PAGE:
However, not one by itself can explain it all; instead, these theories are intertwined together. It is true that culture does play a major role in shaping gender roles. Despite most cultures having different roles for men and women, gender differences were nonexistent in early research by psychologists. Carol Gilligan believed that “factors of social status and power combine with reproductive biology to shape the experience of males and females and the relations between the sexes” (Mio, Barker, & Tumambing, 2012, p. 28). Research has shown that men and women do think and speak differently; however, does that mean they must take on different roles, such as with
To talk in any language, you have to know the words sounds for that particular language & to read/write any text for the same language, you have to know the visual or other symbols. People prefer to use talk in their communication rather than reading/writing because they believe it is produced rapid interaction. I will discuss about some characteristic for everyday talk in English language, the structure & the function of the talk, some theories of sociologist & philosophers in the field of conversation
Gender is a very distinctive state with little to no middle ground. Gender is often segmented into male or female. This is attributed to it being defined more in terms of cultural and social differences as opposed to biological differences. In the same breathe the male and female genders have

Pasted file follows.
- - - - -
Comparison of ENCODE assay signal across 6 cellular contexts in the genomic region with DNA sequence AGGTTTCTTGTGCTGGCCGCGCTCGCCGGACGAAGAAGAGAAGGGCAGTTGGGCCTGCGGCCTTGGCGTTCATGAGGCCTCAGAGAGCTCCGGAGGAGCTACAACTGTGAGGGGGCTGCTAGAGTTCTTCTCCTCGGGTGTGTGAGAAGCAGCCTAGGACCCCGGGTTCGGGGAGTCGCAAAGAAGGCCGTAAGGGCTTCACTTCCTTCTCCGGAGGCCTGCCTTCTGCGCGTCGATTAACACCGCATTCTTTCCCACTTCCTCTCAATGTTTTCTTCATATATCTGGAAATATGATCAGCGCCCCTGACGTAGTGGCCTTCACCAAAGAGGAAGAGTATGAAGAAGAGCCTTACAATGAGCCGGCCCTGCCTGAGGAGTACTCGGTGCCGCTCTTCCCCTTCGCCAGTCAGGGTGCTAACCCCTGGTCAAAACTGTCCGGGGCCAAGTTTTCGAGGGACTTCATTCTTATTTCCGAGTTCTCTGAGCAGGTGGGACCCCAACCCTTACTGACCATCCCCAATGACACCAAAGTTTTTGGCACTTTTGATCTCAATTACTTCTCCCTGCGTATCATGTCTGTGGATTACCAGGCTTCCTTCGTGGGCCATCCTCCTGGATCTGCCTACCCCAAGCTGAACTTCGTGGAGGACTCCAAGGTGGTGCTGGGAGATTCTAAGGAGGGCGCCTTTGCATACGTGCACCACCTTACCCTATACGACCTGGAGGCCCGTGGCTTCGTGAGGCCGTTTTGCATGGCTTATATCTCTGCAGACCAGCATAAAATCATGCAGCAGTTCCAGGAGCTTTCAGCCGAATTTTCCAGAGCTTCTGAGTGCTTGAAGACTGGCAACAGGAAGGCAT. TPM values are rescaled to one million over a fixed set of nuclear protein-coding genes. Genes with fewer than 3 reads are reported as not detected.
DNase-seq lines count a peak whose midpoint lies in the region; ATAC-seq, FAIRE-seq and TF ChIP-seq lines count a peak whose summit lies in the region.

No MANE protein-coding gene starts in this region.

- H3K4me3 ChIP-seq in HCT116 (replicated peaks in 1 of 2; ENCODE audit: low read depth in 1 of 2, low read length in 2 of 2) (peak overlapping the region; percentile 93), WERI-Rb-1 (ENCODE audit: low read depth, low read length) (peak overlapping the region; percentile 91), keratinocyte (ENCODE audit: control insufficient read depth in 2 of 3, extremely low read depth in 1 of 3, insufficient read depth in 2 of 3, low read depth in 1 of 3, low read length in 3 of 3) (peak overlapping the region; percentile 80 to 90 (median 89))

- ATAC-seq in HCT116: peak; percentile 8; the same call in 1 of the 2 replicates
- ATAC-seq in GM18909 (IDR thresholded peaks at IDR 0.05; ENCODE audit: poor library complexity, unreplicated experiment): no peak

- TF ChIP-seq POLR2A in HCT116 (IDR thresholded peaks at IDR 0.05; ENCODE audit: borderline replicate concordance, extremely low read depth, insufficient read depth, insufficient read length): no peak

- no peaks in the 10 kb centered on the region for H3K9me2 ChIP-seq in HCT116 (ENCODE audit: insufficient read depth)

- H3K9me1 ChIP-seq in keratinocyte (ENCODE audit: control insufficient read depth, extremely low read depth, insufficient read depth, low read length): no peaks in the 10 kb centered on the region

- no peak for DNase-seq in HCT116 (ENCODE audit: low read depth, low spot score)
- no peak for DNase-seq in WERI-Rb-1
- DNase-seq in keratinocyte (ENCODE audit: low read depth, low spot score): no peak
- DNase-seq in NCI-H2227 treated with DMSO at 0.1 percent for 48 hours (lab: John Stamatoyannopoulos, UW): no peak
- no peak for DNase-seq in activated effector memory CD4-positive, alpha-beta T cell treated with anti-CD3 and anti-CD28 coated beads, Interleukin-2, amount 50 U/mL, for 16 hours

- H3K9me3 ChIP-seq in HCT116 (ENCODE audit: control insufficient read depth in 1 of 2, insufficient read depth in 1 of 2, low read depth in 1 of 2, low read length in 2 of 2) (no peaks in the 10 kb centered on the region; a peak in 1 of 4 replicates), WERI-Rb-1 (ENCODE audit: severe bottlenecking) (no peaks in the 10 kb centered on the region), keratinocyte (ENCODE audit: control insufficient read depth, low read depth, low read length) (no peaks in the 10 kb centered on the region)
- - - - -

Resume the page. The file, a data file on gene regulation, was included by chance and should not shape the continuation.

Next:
What feels best both in terms of your gender or sexuality.” How that relates to the readings is the Gender Binary discussed in chapter one or two, what makes a person male or female. As the book explains, we all have different glasses on how we define or see a person’s gender identity. Instead of society stereotyping for others on what makes us too masculine or feminine, we should focus on our own happiness. 2. How does the discussion of sex verses gender emerge from this documentary?
The authors in this week 's reading displayed an interestingly skillful use of logos, pathos, and ethos to help persuade the reader to share the writer 's viewpoint on gender equality. In certain works, a specific type of rhetorical appeal prevails over the others. A great example of this is Judith Sargent Murray 's "On the Equality of the Sexes." In this work, she primarily utilizes logos to support her main point that males are not mentally superior to women. Once again, logos is an appeal to logic, in which the author attempts to persuade the audience with evidence and valid reasoning.
Being mixed inspired and gave [her] license to test new characters” (O’Hearn ix). It is astounding how simply the author was able to slip between races and that other people were convinced by her façades. Her ability to do this shows how “[s]kin color and place of birth aren’t accurate signifiers of identity” (O’Hearn xiv) and that racial identity is largely based on personal and social beliefs. O’Hearn is not the only author to speak on the issue of not precisely falling into racial categories. Robert Watts’ work Not Black, Not White, But Biracial looks at the experiences of people